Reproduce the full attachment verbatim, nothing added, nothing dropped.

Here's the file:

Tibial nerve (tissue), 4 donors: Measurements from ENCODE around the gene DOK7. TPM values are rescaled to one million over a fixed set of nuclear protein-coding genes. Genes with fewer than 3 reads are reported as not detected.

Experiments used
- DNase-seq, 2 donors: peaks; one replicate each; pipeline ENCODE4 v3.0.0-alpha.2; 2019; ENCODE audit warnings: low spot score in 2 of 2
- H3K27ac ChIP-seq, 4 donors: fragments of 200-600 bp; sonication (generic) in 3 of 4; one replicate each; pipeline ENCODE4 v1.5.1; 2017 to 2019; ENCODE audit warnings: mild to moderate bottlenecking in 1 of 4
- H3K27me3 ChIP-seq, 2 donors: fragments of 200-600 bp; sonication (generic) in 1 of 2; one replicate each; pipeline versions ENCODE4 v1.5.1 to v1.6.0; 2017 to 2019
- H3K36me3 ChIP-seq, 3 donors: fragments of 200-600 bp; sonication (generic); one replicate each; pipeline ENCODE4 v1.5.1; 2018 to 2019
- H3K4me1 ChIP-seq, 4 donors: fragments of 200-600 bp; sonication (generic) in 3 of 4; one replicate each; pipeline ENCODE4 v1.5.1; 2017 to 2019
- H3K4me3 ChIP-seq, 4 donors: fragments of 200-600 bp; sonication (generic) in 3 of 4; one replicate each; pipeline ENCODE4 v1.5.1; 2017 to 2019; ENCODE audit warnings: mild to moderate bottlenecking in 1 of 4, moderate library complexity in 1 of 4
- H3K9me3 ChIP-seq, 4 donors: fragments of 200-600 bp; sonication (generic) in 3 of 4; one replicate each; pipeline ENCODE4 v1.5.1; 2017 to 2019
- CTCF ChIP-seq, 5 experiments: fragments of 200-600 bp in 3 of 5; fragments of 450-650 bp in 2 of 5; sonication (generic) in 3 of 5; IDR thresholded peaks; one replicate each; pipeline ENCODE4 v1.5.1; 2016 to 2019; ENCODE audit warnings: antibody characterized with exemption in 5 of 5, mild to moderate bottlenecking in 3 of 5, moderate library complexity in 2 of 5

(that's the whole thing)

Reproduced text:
Tibial nerve (tissue), 4 donors: Measurements from ENCODE around the gene DOK7. TPM values are rescaled to one million over a fixed set of nuclear protein-coding genes. Genes with fewer than 3 reads are reported as not detected.

Experiments used
- DNase-seq, 2 donors: peaks; one replicate each; pipeline ENCODE4 v3.0.0-alpha.2; 2019; ENCODE audit warnings: low spot score in 2 of 2
- H3K27ac ChIP-seq, 4 donors: fragments of 200-600 bp; sonication (generic) in 3 of 4; one replicate each; pipeline ENCODE4 v1.5.1; 2017 to 2019; ENCODE audit warnings: mild to moderate bottlenecking in 1 of 4
- H3K27me3 ChIP-seq, 2 donors: fragments of 200-600 bp; sonication (generic) in 1 of 2; one replicate each; pipeline versions ENCODE4 v1.5.1 to v1.6.0; 2017 to 2019
- H3K36me3 ChIP-seq, 3 donors: fragments of 200-600 bp; sonication (generic); one replicate each; pipeline ENCODE4 v1.5.1; 2018 to 2019
- H3K4me1 ChIP-seq, 4 donors: fragments of 200-600 bp; sonication (generic) in 3 of 4; one replicate each; pipeline ENCODE4 v1.5.1; 2017 to 2019
- H3K4me3 ChIP-seq, 4 donors: fragments of 200-600 bp; sonication (generic) in 3 of 4; one replicate each; pipeline ENCODE4 v1.5.1; 2017 to 2019; ENCODE audit warnings: mild to moderate bottlenecking in 1 of 4, moderate library complexity in 1 of 4
- H3K9me3 ChIP-seq, 4 donors: fragments of 200-600 bp; sonication (generic) in 3 of 4; one replicate each; pipeline ENCODE4 v1.5.1; 2017 to 2019
- CTCF ChIP-seq, 5 experiments: fragments of 200-600 bp in 3 of 5; fragments of 450-650 bp in 2 of 5; sonication (generic) in 3 of 5; IDR thresholded peaks; one replicate each; pipeline ENCODE4 v1.5.1; 2016 to 2019; ENCODE audit warnings: antibody characterized with exemption in 5 of 5, mild to moderate bottlenecking in 3 of 5, moderate library complexity in 2 of 5